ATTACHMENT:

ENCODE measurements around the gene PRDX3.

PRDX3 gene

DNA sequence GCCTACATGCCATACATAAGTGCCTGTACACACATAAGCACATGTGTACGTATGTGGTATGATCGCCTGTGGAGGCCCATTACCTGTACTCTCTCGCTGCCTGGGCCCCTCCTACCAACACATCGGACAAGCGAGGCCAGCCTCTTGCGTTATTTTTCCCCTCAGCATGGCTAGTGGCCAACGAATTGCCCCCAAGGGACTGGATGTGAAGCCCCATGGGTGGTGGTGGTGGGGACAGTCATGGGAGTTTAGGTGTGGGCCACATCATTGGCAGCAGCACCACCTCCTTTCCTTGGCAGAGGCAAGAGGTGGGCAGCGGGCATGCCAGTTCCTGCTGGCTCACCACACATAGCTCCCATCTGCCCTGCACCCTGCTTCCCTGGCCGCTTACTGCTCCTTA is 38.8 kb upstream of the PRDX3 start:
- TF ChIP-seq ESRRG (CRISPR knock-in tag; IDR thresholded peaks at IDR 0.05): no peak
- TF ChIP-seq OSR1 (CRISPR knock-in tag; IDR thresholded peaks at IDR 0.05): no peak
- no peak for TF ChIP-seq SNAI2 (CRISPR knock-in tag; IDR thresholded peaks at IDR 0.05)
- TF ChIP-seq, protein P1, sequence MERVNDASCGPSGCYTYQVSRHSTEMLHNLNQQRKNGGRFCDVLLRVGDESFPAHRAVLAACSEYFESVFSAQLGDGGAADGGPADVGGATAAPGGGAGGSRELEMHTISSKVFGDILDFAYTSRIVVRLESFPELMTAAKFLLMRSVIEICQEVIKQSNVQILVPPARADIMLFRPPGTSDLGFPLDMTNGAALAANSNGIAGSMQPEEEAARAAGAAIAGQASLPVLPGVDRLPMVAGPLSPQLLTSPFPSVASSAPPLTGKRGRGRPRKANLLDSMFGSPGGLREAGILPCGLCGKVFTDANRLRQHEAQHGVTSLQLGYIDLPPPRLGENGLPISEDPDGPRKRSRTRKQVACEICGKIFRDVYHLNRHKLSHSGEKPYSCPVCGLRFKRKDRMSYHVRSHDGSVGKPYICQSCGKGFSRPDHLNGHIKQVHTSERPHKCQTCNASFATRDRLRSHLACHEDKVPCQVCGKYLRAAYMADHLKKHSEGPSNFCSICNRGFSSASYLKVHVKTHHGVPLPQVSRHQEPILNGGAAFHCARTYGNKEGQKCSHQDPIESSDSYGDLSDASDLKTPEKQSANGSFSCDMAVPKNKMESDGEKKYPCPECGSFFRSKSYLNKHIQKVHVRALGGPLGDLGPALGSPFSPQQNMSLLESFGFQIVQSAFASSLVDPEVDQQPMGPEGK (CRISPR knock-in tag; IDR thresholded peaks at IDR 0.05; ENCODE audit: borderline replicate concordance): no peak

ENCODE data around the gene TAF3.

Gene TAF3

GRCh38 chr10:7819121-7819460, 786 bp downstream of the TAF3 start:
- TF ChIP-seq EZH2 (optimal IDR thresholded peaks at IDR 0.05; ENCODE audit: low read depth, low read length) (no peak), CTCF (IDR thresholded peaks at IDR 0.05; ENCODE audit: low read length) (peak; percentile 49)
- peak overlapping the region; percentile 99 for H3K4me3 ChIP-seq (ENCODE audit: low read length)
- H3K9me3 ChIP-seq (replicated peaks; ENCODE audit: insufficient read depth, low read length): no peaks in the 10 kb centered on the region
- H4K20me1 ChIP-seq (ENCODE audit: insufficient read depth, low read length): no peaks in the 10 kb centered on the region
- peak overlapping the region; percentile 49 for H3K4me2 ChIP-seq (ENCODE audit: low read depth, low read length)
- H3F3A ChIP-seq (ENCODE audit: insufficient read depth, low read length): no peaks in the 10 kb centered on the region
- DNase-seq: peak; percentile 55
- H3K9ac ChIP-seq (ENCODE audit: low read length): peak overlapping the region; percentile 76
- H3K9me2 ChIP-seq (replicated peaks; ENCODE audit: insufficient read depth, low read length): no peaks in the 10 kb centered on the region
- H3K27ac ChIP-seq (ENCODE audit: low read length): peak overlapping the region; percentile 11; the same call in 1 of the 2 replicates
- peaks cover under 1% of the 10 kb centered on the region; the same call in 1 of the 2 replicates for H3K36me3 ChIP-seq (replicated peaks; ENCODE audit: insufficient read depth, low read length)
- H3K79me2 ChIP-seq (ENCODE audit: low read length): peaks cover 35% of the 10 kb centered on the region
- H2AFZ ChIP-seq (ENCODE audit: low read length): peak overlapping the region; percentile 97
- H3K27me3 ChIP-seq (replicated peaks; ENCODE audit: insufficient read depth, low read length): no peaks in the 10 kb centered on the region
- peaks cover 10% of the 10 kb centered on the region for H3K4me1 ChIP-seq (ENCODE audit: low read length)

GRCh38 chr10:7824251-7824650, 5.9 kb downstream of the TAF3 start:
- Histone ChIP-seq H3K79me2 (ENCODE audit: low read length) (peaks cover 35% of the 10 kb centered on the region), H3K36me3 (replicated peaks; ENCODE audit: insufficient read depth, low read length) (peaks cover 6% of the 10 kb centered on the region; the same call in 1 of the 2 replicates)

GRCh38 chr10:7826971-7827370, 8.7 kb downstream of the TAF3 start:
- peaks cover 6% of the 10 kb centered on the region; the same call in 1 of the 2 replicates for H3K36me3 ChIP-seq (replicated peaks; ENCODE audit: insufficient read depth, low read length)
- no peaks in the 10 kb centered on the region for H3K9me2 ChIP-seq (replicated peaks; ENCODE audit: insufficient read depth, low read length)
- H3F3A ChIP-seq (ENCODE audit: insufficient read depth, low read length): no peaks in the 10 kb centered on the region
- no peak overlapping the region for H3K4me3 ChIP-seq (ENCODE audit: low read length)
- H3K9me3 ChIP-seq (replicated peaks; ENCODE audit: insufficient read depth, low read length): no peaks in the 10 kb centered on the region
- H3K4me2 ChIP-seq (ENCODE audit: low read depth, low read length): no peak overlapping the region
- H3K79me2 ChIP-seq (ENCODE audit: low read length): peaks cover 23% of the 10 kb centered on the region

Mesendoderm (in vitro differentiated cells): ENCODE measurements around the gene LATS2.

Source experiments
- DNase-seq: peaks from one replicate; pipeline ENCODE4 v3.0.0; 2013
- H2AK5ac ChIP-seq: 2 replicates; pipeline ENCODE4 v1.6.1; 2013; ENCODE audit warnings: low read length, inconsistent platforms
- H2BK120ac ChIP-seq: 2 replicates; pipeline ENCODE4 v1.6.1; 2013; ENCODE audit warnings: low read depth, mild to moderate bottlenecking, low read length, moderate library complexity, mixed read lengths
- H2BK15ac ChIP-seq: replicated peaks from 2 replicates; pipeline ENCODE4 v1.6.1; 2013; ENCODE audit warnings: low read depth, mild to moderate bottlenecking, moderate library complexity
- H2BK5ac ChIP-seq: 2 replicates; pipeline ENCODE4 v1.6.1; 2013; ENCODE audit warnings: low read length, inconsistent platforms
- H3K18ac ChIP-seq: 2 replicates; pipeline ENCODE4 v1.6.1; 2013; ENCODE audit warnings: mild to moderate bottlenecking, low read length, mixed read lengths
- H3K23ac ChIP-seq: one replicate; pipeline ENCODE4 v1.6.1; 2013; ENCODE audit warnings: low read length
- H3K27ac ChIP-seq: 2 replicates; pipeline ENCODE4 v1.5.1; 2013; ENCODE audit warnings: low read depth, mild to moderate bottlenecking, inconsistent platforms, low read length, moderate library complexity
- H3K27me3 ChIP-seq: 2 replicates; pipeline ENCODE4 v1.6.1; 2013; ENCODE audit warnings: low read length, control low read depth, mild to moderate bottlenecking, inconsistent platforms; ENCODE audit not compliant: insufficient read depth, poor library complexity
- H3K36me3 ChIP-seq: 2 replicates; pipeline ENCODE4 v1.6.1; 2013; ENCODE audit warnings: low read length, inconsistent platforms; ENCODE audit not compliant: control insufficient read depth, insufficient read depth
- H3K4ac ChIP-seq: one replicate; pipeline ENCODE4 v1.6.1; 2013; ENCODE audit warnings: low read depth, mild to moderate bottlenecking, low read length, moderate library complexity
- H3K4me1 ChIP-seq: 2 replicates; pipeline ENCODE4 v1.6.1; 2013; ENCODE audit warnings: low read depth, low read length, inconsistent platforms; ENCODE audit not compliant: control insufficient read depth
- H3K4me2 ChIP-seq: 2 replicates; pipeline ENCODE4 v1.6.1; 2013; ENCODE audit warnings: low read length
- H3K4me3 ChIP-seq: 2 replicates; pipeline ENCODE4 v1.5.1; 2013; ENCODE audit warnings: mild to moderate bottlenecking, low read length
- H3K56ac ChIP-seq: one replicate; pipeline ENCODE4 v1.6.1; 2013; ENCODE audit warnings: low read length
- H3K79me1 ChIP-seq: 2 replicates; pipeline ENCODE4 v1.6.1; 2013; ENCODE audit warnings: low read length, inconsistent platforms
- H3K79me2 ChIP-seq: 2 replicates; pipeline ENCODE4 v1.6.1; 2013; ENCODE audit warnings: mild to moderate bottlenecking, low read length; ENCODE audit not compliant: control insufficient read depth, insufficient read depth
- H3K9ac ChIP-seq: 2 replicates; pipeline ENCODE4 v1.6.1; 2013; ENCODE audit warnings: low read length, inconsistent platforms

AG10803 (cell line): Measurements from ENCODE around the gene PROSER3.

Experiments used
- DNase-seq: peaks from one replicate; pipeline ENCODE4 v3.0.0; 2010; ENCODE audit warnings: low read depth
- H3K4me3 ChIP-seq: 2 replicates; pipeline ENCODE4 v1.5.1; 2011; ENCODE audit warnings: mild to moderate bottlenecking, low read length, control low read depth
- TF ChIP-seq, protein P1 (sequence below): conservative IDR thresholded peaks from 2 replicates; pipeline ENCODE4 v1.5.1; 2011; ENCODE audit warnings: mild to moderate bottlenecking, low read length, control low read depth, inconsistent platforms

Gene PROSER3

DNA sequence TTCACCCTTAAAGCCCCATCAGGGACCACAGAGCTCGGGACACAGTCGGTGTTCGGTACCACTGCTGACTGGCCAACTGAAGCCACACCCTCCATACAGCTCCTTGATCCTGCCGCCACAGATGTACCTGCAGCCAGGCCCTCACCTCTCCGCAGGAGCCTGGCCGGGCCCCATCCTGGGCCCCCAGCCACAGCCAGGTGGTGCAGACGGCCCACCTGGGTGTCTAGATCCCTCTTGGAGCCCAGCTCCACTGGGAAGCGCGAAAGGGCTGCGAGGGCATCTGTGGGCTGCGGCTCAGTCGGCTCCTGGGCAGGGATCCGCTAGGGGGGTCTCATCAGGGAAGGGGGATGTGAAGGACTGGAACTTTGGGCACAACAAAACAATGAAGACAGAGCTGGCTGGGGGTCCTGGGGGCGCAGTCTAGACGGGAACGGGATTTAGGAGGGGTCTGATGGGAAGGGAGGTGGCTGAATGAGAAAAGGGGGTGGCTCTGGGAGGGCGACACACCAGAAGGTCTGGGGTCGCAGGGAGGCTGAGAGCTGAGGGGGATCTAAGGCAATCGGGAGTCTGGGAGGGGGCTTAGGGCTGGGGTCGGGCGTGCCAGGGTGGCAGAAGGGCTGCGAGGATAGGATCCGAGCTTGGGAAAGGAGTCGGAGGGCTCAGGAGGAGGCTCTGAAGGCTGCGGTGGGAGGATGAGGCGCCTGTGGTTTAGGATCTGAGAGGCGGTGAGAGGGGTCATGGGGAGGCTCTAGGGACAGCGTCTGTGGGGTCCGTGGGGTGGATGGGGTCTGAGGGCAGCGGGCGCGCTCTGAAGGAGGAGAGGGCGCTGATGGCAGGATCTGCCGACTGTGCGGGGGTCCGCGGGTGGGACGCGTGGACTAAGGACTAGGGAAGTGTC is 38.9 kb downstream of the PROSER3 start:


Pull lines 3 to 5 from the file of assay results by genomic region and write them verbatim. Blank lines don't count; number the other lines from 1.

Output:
DNA sequence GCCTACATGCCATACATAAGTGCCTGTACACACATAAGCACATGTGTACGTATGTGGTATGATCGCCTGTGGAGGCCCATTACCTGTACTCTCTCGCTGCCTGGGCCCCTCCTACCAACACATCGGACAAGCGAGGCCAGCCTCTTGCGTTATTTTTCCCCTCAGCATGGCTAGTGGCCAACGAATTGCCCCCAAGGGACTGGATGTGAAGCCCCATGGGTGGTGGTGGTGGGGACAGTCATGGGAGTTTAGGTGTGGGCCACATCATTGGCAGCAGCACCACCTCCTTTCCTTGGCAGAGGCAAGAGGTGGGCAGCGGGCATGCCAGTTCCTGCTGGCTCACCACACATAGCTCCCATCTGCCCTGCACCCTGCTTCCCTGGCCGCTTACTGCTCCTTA is 38.8 kb upstream of the PRDX3 start:
- TF ChIP-seq ESRRG (CRISPR knock-in tag; IDR thresholded peaks at IDR 0.05): no peak
- TF ChIP-seq OSR1 (CRISPR knock-in tag; IDR thresholded peaks at IDR 0.05): no peak